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In evolutionary biology, evolutionary relay describes how independent species acquire similar characteristics as a result of their evolution in similar ecosystems, but not at the same time.
A classic example is the dorsal fin of the extinct ichthyosaurs and the shark. Another example is the streamlined, fish-like shape of the ichthyosaurs and the shape of extant dolphins and small whales. Except for the tail fins, cetaceans greatly resemble fish in outline, but are instead descended from four-legged land mammals. Their closest land relative today is thought to be the hippopotamus. Their modern shape is due to their water-based life cycle, as is the shape of the fish.
Pterosaurs resembled bats not only regarding flight, but also in regard to hair. Some species of pterosaur actually had hair or fur, presumably as a result of separate evolution, as the common ancestor of the archosaurs (whence pterosaurs are thought to have come) was quite distant from the therapsid mammal ancestors.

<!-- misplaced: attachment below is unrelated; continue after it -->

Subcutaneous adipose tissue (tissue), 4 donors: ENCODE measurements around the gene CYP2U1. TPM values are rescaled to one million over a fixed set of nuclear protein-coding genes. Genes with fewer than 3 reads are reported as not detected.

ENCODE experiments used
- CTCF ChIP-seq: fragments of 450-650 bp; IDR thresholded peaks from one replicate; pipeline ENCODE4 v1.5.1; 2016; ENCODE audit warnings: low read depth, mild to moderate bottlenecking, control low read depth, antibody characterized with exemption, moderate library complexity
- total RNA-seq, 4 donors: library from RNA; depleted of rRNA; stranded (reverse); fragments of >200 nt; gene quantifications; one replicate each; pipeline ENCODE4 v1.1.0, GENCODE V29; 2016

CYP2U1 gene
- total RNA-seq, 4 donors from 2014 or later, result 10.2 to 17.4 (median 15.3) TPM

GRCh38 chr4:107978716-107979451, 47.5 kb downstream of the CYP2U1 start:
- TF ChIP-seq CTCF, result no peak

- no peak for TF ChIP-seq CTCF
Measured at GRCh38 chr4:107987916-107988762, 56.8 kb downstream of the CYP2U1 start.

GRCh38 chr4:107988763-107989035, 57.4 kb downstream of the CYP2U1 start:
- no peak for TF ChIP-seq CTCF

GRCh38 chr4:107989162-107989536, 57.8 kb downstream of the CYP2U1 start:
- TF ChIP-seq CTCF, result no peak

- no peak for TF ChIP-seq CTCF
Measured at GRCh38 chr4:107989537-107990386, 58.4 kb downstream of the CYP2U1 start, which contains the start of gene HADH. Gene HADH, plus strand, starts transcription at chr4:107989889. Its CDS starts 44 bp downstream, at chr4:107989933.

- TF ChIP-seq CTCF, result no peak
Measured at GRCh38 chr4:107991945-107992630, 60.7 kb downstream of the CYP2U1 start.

Evolutionary relay is a similar phenomenon to convergent evolution and parallel evolution, but they can all be distinguished. In convergent evolution, independent organisms acquire similar characteristics while evolving in different habitats (e.g. bird and fly wings). Parallel evolution occurs when two independent species evolve together at the same time in the same ecospace and acquire similar characteristics (e.g. extinct browsing-horses and extinct paleotheres).
- Bees and hummingbirds independently developed the ability to hover in flight to get nectar from flowers.
- Pill bugs and armadillos both have segmented body armor so they can roll up into an armored ball to escape predators.
Topics in evolutionary ecology
|Patterns of evolution: Convergent evolution • Evolutionary relay • Parallel evolution|
|Colour and shape: Aposematism • Mimicry • Crypsis|
|Interactions between species: Mutualism • Cooperation • Predation • Parasitism|
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